The Lucas Cultural Arts Museum (LCAM) will be an institution devoted to the art and design of storytelling. LCAM’s program envisions a dynamic mix of three collections—Illustration and Storytelling Art; Digital Art and Art in Motion—complemented by educational and outreach programs. It is a museum that aims to be porous and open.
Spread across the site, the museum’s program would claim a vast swath of land at the waterfront, while simultaneously appearing as a supplicant to the enormity of Soldier field. Tied to the ground, the building in this form is neither iconic nor civic; its generosity is thwarted by its breadth, its grandness swamped by the bombast of its neighbor.
LCAM’s site is historically linked with skyward ambitions. During the 1933 World Exposition it was occupied by Skyride, an aerial tramway supported on two towers, each 628 feet (191 m) tall. The east tower landed on Northerly Island, while the west tower was located on the future site of LCAM.
OMA’s proposal harnesses the ambition of those towers to lift the museum into the clouds. Cables extend from the peak of a new tower to the edges and key points within the gallery plate, lifting and suspending it in mid-air. Rather than creating an obstacle within the site—impeding the activities currently held within it (tailgating), or envisioned for the future (park space)—LCAM becomes dynamic facilitator of life throughout it.
Rotated 45 degrees, the building is offset from the Chicago grid, oriented instead to both key views (the lake and downtown) and creating clear entries directed to the major elements around it. LCAM will be both civic—a monumental and iconic addition to Chicago’s skyline—and populist—an inviting backdrop for the lives of Chicagoans. It is a building that both holds the artwork of storytelling, and creates a place where stories happen. Lifted, the building offers 8 times the public space it occupies.
OMA’s proposal is to create a vertical gallery on the site, an atrium tower that literally elevates the traditional, horizontal galleries that house LCAM’s three collections. The tower suspends the galleries above the city but also connects them to it. Lifting the main galleries preserves the site below as a new urban park, while simultaneously providing for maximum flexibility within the horizontal gallery plate itself.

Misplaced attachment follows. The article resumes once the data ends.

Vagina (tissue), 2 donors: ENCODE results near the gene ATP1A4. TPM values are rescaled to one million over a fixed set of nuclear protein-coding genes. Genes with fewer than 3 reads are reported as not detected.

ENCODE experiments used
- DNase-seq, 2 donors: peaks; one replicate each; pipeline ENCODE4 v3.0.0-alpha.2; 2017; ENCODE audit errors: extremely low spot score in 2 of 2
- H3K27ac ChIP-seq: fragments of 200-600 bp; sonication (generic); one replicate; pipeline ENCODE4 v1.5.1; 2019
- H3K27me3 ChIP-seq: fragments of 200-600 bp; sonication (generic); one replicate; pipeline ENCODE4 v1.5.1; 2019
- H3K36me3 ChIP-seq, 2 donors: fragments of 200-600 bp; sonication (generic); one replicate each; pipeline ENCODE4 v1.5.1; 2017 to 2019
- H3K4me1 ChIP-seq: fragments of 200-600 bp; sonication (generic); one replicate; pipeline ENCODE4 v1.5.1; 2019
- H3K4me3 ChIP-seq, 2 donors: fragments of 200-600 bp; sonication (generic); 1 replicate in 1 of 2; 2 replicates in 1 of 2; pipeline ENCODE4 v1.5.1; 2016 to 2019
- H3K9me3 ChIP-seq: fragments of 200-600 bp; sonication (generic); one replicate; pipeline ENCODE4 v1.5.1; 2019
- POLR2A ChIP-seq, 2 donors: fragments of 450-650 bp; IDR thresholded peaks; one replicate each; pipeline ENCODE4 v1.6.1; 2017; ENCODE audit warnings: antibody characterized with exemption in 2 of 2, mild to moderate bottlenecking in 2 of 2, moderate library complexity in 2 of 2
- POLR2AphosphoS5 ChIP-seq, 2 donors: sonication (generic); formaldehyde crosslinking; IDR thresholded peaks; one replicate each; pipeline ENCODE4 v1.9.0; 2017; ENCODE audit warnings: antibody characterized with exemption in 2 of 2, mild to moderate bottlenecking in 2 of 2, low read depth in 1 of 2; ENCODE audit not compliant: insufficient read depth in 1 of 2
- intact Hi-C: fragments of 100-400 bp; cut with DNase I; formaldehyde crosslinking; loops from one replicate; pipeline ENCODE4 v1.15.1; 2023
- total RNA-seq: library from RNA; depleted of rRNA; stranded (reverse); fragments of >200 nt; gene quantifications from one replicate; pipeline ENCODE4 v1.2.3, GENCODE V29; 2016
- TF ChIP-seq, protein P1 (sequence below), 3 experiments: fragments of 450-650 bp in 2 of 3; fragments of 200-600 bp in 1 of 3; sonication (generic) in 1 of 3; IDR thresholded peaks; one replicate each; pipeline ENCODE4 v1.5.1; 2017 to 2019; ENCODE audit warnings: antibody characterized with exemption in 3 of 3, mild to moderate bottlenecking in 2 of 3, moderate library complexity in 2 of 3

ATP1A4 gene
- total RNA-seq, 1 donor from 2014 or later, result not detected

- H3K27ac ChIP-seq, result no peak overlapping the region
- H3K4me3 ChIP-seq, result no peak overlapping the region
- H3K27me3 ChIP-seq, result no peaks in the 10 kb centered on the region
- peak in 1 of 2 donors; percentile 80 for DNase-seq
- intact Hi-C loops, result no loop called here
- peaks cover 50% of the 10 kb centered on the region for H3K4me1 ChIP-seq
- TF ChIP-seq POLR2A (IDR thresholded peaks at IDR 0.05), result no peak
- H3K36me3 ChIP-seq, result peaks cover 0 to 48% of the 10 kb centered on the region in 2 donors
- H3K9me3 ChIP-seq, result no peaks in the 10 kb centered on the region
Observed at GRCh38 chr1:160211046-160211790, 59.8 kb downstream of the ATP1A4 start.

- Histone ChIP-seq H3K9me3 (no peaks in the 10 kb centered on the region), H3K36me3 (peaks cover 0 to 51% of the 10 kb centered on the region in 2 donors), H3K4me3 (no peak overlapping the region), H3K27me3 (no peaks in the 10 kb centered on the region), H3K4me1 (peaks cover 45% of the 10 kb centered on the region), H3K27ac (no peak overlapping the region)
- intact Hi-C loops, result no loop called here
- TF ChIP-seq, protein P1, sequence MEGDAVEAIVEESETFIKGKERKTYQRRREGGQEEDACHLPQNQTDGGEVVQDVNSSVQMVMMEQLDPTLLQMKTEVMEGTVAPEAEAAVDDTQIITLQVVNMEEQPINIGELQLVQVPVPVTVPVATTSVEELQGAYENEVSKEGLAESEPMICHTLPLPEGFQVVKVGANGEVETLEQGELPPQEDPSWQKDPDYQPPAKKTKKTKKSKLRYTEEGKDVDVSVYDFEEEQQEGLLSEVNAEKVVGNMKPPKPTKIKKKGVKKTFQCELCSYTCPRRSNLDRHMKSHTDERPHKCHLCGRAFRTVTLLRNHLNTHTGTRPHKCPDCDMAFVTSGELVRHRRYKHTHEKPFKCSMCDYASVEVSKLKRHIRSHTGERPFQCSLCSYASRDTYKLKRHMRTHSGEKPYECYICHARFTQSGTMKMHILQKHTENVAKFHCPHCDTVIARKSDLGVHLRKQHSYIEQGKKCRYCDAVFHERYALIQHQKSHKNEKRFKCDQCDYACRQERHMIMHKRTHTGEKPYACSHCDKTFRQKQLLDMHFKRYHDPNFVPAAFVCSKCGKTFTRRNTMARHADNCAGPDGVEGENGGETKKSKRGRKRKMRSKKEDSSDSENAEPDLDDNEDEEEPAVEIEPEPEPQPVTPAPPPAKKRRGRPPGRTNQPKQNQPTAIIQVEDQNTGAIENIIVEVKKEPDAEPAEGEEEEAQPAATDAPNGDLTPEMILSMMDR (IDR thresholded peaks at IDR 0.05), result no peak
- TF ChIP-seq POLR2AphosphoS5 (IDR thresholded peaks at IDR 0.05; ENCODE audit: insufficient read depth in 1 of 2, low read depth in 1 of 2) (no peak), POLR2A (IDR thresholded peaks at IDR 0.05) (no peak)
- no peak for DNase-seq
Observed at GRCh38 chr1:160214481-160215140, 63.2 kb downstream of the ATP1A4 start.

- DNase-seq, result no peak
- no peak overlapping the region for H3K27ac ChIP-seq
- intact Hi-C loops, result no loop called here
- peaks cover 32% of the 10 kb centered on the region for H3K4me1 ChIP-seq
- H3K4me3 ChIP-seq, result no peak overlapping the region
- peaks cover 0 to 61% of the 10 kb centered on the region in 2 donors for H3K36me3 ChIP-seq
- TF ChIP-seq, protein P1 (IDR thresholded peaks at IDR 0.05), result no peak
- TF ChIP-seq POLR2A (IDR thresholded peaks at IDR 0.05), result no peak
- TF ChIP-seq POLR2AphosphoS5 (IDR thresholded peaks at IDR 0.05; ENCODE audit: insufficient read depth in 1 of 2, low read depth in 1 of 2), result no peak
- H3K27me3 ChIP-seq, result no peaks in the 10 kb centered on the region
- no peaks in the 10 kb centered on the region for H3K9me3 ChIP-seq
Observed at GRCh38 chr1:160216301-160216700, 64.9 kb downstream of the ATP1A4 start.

The horizontal plate and vertical tower are enveloped within a dome-like membrane that expands LCAM’s physical and emotional presence within the city. This membrane—a cloud of ETFE pillows—creates a sheltered, lifted public space for Chicago (Sky Park). Like a park, it is freely accessible. Like an urban plaza, it is a flexible territory that accommodates a range of activities. It is a social space that engages the public to share and create.
The ETFE membrane is fritted to accept projections both from within and from the outside. Within the Sky Park, projections can be used as an integral part of larger displays and presentations. At the ground level, projects can transform the Museum Park into an outdoor or drive in cinema.
The museum’s theater and lecture spaces are located at the base of the tower, allowing for separate ground level entry and expansion to the Museum Park at ground level. A series of escalators lead visitors up to the gallery levels and lifted Sky Park above. From these levels, elevators featuring views of the vertical gallery convey visitors to offices and the Event Space and Observation Deck at the top of the tower.
Lifted, the building offers 8 times the public space it occupies. The park space that surrounds the building—a flexible surface that can accommodate both grasses and parking—extends below the lifted museum. The Museum Park can be used for a range of public events and activities, casting the building as the backdrop for new programs for local residents of both the adjacent neighborhoods and throughout Chicago.